Monday, October 2, 2017
For Immediate Release
Berkshire Region Teachers Explore the Berkshires from Top to Bottom
North Adams, MA – During the week of July 10-14, 2017, grades 3-8 educators joined the Museum Institute for Teaching Science (MITS) for “Exploring the Berkshires: From the Top of its Mountains to the Bottom of its Ponds”. At this Summer Professional Development Institute, teachers engaged in interdisciplinary learning about the region’s geology, hydrology, and ecology, and strengthened their understanding of the 2016 revised MA Science and Technology/Engineering Curriculum Frameworks. Knowledgeable informal educators from the region guided the group’s work around one essential question: How does the earth change?
The institute took advantage of many picturesque settings in the Berkshire region. To study the geosphere, teachers spent time making observations of rock types found atop Mount Greylock and testing soils in Hopkins Memorial Forest. On a canoe trip on the Housatonic River, teachers physically experienced the role the hydrosphere plays in shaping the land. During a visit to Tamarack Hollow Nature and Cultural Center, the group learned more about the biosphere by identifying local plants and interpreting signs of wildlife. At Bear Swamp, a Trustees of Reservations site in Ashfield, the experiences of the week came together when teachers selected a plot of land to investigate, and identified how the geology, hydrology, and ecology interplayed to create the unique microhabitat.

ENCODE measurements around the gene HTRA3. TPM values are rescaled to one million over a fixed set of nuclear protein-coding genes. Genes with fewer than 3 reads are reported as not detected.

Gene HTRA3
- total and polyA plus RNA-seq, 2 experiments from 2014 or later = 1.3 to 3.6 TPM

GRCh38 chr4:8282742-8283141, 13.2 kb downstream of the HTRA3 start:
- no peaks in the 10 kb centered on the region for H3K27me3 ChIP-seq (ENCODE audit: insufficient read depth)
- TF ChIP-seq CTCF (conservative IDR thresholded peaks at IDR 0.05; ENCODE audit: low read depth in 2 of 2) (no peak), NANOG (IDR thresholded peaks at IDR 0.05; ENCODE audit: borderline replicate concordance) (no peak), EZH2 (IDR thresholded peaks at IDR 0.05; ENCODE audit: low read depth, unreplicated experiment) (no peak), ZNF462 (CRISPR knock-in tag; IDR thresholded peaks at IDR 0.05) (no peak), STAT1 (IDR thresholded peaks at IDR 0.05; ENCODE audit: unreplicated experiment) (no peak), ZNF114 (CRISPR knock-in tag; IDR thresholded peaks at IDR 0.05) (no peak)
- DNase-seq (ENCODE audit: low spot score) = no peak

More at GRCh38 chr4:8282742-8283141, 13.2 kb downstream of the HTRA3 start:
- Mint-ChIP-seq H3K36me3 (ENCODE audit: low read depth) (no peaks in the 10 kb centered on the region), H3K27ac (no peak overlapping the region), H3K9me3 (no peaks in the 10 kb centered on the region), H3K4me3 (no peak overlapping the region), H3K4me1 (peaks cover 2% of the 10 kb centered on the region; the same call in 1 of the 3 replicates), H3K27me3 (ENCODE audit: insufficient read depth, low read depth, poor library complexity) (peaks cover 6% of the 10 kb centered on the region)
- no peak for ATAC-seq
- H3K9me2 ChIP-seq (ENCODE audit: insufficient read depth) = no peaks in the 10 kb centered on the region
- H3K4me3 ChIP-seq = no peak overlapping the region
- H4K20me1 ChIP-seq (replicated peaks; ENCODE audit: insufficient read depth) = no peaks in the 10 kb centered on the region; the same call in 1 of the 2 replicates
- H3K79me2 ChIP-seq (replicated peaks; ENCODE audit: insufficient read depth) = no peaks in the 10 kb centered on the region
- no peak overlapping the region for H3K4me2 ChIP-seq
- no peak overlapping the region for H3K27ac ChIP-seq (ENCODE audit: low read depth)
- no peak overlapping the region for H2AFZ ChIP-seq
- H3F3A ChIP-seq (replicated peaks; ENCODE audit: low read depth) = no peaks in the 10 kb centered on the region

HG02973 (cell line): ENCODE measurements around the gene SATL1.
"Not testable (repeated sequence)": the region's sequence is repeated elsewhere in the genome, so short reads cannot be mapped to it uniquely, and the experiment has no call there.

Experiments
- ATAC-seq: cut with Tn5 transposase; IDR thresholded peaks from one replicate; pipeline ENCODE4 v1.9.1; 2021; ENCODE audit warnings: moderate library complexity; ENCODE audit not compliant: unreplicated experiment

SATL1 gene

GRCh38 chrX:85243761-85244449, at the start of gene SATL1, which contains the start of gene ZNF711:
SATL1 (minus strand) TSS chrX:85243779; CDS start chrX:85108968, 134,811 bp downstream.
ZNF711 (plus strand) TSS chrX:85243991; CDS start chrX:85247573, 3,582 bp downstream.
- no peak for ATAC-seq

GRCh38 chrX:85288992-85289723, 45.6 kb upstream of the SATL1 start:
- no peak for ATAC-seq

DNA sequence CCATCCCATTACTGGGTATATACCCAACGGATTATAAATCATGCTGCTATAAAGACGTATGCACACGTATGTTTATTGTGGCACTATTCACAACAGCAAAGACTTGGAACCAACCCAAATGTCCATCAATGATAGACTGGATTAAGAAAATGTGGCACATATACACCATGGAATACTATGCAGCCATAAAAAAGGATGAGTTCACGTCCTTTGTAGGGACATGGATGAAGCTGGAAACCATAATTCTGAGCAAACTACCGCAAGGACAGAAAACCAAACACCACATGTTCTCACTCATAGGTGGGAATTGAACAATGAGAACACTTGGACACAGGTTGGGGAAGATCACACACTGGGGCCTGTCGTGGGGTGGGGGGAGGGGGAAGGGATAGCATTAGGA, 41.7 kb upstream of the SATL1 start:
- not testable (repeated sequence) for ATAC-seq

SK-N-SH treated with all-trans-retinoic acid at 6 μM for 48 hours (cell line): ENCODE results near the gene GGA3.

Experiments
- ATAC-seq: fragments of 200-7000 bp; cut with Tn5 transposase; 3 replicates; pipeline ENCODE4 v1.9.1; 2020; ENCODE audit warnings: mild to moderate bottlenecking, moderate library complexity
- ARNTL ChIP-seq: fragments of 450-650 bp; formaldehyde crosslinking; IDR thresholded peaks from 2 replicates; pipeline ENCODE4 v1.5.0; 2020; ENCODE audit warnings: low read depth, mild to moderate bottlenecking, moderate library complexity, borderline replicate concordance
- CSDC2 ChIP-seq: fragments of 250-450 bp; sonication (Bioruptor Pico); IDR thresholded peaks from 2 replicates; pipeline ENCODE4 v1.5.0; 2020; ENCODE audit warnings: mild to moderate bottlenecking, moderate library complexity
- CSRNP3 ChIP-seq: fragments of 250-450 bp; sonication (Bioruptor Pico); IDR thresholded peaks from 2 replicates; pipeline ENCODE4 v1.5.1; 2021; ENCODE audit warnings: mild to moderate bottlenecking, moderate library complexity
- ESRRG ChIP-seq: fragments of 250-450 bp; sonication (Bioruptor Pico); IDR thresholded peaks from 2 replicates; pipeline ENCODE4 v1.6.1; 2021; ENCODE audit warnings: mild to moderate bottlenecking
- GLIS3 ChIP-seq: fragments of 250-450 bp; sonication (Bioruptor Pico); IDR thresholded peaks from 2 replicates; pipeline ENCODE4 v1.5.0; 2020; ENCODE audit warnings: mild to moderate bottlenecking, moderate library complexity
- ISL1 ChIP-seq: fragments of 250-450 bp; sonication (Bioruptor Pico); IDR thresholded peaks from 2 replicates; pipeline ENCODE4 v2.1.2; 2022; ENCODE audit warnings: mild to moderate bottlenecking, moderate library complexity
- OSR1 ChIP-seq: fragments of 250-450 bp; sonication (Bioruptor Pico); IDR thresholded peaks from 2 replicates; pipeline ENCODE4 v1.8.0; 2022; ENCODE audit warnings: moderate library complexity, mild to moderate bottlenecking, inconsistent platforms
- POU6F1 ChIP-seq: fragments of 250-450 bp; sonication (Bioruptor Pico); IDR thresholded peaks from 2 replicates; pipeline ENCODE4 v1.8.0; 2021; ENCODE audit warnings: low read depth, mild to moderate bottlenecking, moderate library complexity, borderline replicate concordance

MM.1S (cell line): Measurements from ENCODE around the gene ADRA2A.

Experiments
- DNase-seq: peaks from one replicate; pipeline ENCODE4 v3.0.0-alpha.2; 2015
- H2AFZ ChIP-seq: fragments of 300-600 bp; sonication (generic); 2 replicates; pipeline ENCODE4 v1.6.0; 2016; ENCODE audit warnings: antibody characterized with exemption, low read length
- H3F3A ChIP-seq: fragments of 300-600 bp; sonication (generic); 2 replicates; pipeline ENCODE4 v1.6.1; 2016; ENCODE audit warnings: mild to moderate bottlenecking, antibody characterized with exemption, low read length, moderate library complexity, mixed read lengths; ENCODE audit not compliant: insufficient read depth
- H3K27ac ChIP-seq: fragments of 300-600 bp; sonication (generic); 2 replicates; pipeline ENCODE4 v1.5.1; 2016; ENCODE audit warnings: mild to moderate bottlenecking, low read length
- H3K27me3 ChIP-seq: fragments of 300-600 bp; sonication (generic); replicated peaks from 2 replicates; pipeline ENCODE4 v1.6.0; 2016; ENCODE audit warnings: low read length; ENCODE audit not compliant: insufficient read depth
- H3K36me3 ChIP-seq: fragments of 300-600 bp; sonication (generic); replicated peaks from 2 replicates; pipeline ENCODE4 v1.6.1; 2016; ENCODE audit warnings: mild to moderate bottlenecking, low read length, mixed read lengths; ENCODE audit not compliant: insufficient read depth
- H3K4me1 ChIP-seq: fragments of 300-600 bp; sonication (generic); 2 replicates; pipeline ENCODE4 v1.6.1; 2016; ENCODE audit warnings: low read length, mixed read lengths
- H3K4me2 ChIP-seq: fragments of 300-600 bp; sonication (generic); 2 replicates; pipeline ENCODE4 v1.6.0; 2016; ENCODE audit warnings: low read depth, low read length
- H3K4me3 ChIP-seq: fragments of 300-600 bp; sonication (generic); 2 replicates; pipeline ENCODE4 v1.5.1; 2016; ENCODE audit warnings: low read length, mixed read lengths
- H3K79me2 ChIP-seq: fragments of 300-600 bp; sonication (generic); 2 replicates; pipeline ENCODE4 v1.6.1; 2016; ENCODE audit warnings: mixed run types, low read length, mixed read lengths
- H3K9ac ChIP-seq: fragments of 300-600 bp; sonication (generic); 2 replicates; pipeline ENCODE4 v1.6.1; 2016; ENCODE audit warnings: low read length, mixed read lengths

“The outdoor programming was terrific. Both the Mount Greylock and waterfall sites offered outstanding opportunities to observe the various systems that drive the constantly changing landscape,” commented a teacher.
Educators engaged in “hands-on, minds-on” activities that required them to use the Science and Engineering Practices throughout the institute. During these inquiry-based activities, teachers at first found themselves experiencing frustration and wanting definitive answers when new content was introduced. They reflected on the similarity of their responses to some students’ reactions to new approaches in the classroom. With support from instructors from the Trustees of Reservations, the Center for Learning in Action at Williams College, the MA Department of Conservation and Recreation, and Massachusetts College of Liberal Arts, participants became more comfortable with open-ended investigations, and were able to identify the benefits of inquiry-based learning.
On the final day of the institute, the teachers created a digital map to share the story of their learning over the week. Text, photos, songs, and websites were all used to communicate about the experiences that the teachers found most meaningful. Some teachers focused on content stories, like identifying their first piece of quartzite, while others recalled how open-ended learning had inspired them. The educators walked away with many ideas to implement in their own classrooms, as well as a network of peers with which they can continue sharing resources.
The Museum Institute for Teaching Science specializes in providing hands-on, minds-on, inquiry-based STEM professional development for formal and informal educators. For more information, visit www.mits.org or call 617-328-1515.